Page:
It feels like a million years ago, but not that long ago I helped Jeffrey with research on the operating history of the Jinkouhe gaseous diffusion plant. We found a few things that never made it into his latest book in as much detail as I might have liked. One of them has to do with the construction timeline of the Jinkouhe GDP. As others have noted, the US Intelligence Community wildly missed the start of operations at Jinkouhe, but as it turns out there is a pretty good reason for this. In the 1972 DIA estimate “Soviet and Peoples Republic of China Nuclear Weapons Employment Policy and Strategy,” DIA assessed that the Jinkouhe GDP was
under construction and will probably be fully operational by late 1974.
The 1974 National Intelligence Estimate on China’s Strategic Attack Programs pushes that date back even further:
Construction is proceeding at [China’s] second gaseous diffusion plant, at Chin-k’ou-ho [Jinkouhe], and it is likely that this plant will become fully operational sometime in 1975.
According to Chinese official histories and a scientific paper estimating radiation exposure to Jinkouhe workers, the plant began operating in 1970, years before the above assessments. Why the discrepancy? A lack of good imagery.
Many of the early estimates on the Chinese nuclear weapons program relied on aerial imagery. I went through all the declassified Corona images now available from the US Geological Survey, and the last good image that analysts had for both the 1972 and 1974 assessments was from August 1968. Looking at the catalog, there appear to have been quite a few attempts to acquire imagery in 1969, 1970, and 1971, but unfortunately for the US Intelligence Community, Jinkouhe happens to be in a gorge consistently shrouded in clouds. Out of curiosity, I went ahead and purchased the 1968 image.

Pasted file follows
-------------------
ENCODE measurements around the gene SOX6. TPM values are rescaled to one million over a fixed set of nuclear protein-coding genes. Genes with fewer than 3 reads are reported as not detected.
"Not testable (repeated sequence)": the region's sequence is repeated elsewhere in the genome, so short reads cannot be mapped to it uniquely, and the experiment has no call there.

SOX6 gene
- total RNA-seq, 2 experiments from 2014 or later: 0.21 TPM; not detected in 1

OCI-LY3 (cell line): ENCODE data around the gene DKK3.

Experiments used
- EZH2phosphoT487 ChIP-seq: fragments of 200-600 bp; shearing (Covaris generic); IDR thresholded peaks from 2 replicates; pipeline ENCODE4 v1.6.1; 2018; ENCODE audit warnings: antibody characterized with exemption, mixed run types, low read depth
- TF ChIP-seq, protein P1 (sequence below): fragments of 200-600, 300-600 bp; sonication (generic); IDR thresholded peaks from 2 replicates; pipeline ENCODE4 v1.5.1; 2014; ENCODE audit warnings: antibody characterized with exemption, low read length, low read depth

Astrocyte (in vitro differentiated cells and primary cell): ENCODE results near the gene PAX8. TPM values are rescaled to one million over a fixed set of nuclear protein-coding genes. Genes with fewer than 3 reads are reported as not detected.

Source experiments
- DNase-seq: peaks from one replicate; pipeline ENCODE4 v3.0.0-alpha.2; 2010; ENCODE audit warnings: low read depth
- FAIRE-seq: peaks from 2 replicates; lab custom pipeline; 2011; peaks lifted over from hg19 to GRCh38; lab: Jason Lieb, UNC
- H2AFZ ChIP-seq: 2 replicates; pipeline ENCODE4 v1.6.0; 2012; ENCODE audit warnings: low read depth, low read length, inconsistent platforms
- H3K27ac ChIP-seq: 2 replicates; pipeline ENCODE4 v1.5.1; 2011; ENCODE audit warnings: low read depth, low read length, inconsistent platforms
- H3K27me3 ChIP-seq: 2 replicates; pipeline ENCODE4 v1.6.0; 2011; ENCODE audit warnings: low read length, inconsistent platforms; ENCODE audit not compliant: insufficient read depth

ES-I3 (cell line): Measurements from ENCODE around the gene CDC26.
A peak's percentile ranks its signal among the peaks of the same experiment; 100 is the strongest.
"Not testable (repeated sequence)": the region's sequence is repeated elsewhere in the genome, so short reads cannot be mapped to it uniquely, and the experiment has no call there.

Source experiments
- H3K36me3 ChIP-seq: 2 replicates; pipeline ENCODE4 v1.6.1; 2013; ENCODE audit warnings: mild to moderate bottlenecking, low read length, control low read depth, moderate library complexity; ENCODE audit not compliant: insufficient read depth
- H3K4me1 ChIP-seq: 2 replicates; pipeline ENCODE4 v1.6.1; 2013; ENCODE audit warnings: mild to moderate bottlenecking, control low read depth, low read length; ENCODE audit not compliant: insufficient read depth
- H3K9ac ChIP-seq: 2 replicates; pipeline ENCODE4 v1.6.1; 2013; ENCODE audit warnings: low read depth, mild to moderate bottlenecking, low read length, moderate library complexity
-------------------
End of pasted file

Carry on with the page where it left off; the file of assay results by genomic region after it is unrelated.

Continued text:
Here is the site of the Jinkouhe GDP in 1968. Construction is well underway, with many of the support buildings and an electrical substation already finished. The foundations of the two gaseous diffusion halls are taking shape.
Damage to the film (in the worst possible spot) is obvious. I do not know if the film was damaged in the archiving/digitizing process, or if it was already damaged when the analysts viewed it in 1968.
A six year gap in imagery from 1968-1974 was, to say the least, unfortunate. The ease of acquiring (and analyzing) commercially available satellite imagery today stands in stark contrast to the difficulties analysts faced 45 years ago. The US Intelligence Community also had difficulty analyzing China’s first gaseous diffusion plant at Lanzhou: an early incorrect measurement of the size of the main gaseous diffusion hall introduced uncertainty into estimates on Chinese SWU for decades. Today, we can use GIS tools to measure the size of buildings with a degree of accuracy of which analysts then could have only dreamed. The work of our community in monitoring nuclear developments around the world directly benefits from this new reality.